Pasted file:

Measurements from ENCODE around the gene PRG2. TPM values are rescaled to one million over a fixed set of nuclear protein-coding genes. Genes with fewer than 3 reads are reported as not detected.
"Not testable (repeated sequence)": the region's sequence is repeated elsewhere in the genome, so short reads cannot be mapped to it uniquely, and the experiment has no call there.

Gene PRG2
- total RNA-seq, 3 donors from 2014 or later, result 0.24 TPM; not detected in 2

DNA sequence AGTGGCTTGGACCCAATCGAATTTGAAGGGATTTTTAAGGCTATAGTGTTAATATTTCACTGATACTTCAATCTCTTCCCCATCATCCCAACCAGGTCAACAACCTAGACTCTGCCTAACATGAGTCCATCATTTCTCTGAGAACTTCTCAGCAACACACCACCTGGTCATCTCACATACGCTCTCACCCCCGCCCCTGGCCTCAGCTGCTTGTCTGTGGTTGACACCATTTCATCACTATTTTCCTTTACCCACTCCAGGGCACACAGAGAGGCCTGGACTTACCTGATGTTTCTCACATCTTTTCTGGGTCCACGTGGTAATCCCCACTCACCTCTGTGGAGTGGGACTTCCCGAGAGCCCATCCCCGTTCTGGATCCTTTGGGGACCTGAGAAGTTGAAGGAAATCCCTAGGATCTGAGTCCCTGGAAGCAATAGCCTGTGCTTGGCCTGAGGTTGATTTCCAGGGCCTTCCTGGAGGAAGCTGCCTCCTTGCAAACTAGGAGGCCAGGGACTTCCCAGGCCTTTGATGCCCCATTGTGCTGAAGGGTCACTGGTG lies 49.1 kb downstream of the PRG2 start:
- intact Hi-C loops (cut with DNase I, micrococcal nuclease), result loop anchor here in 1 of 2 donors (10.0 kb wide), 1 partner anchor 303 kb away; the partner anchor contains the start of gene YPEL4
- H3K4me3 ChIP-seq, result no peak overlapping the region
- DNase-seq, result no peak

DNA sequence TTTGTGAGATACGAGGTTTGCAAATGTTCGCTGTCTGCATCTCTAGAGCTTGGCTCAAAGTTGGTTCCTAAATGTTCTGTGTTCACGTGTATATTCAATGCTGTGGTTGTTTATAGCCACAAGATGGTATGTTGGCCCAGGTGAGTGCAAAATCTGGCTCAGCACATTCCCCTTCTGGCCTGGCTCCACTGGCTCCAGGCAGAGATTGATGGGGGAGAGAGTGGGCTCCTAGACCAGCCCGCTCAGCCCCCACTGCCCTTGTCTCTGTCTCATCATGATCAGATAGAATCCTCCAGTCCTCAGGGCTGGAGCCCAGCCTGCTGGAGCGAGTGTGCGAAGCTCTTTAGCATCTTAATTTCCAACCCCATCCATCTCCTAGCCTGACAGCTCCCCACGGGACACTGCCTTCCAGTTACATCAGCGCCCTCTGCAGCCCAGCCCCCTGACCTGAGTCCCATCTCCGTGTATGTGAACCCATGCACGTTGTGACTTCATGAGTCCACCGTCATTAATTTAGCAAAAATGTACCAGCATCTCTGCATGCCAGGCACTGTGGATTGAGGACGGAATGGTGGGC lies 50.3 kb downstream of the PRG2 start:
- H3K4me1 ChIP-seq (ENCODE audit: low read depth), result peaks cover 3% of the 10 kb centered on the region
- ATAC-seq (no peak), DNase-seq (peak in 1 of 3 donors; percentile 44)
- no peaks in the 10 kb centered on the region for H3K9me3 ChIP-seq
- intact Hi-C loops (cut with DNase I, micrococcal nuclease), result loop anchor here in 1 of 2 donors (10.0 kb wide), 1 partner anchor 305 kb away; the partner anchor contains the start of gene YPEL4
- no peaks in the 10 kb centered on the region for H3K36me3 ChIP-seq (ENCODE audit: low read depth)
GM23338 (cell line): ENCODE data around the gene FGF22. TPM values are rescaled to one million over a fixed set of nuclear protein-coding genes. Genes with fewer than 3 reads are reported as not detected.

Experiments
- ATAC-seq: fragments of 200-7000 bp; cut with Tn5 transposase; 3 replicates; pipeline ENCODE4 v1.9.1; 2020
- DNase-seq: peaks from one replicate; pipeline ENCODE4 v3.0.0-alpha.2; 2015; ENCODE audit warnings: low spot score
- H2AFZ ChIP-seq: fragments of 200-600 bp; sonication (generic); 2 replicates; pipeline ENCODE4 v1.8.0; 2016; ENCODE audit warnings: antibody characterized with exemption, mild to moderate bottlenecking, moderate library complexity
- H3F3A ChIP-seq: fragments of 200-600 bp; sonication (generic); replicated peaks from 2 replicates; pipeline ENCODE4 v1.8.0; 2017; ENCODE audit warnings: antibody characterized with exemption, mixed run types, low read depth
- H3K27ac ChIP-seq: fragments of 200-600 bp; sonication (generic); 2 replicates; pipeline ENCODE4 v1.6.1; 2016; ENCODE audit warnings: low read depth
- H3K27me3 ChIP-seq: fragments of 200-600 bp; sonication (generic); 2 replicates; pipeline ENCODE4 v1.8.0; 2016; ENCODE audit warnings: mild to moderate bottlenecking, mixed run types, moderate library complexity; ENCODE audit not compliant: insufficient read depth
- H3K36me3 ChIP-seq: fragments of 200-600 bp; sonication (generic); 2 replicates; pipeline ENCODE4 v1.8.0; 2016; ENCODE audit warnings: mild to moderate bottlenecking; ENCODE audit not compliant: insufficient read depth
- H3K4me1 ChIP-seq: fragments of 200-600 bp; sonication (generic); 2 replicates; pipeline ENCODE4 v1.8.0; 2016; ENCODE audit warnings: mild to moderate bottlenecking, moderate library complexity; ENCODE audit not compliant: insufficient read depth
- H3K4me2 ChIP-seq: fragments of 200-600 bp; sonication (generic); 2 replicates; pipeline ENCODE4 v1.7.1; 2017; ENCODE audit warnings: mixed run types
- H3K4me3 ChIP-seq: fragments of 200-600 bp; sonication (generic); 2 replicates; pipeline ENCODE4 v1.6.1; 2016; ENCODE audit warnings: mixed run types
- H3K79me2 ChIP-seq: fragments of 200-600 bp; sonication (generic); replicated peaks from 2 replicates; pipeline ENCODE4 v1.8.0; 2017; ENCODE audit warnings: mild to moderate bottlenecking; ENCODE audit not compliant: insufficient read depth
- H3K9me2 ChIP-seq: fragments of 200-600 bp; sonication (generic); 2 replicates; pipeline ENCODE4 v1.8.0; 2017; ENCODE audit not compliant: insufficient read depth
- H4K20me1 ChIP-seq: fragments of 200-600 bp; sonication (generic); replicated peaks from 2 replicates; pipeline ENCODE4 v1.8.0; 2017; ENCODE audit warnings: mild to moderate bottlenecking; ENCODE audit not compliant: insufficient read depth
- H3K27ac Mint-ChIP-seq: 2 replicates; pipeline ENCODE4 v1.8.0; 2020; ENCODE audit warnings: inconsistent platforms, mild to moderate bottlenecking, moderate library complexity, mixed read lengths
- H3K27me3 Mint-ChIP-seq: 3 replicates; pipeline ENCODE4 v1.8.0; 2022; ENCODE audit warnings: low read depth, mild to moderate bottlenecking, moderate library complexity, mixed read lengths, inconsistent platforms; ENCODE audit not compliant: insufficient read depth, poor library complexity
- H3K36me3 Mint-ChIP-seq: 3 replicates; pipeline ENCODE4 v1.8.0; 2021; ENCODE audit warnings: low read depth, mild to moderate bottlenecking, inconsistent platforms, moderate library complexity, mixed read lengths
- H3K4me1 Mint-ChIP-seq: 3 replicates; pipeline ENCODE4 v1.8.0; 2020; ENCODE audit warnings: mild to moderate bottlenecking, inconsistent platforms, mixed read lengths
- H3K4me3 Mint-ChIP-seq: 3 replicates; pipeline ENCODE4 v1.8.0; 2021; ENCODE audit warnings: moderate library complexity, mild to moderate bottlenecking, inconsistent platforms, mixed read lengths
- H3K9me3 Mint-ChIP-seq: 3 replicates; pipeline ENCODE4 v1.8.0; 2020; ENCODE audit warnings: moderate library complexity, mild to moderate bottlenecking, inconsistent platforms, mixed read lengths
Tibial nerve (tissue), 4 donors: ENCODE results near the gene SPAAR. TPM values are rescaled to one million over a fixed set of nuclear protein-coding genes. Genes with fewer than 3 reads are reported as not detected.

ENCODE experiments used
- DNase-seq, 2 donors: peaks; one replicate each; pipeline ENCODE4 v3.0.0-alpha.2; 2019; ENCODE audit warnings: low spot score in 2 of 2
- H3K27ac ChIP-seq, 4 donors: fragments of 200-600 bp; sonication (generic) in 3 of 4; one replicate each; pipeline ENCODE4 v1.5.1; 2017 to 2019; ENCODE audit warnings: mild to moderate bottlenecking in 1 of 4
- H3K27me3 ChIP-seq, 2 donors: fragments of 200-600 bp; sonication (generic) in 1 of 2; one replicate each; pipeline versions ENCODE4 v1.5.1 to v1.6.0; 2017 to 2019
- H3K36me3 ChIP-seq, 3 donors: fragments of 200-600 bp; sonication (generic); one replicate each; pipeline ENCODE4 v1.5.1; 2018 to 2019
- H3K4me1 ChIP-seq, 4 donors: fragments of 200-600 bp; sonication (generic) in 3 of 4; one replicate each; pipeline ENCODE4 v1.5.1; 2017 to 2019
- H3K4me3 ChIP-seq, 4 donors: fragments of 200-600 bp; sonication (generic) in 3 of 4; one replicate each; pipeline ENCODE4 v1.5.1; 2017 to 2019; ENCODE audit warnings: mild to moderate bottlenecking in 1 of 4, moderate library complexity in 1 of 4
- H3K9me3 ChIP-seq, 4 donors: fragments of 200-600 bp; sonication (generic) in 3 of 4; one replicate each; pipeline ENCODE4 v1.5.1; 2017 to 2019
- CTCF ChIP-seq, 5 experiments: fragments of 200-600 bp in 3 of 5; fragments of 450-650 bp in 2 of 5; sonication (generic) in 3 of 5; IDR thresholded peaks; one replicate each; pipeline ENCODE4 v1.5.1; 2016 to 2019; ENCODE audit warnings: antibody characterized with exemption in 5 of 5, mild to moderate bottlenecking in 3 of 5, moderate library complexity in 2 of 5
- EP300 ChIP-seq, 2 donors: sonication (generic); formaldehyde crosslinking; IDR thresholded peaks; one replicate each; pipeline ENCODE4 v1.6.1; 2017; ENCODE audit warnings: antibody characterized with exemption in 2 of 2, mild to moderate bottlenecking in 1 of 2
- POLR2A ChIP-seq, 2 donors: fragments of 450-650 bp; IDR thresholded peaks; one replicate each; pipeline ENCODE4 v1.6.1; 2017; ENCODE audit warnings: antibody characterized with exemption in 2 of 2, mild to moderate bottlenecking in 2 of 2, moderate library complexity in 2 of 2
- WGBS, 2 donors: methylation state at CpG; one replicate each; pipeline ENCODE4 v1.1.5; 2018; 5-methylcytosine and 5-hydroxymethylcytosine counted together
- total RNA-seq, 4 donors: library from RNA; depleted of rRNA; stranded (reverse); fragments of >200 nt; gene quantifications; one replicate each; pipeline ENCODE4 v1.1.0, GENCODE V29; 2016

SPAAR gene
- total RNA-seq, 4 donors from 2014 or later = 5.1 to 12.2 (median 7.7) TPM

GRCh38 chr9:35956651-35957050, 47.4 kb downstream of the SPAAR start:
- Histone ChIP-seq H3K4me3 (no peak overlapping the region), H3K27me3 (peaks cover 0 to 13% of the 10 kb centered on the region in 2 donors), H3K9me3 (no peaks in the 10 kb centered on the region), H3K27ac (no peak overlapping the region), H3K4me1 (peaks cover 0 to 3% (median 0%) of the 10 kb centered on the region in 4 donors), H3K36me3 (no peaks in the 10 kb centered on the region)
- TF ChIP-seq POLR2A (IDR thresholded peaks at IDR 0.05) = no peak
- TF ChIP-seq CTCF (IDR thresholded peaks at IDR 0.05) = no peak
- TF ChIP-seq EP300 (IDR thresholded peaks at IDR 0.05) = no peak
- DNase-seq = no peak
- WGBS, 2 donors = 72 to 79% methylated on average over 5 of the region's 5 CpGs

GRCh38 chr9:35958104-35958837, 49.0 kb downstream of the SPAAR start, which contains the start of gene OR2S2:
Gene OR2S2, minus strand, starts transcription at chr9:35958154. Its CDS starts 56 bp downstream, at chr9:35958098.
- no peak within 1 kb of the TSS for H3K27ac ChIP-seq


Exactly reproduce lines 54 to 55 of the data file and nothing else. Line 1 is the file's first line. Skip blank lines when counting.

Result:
- TF ChIP-seq POLR2A (IDR thresholded peaks at IDR 0.05) = no peak
- TF ChIP-seq CTCF (IDR thresholded peaks at IDR 0.05) = no peak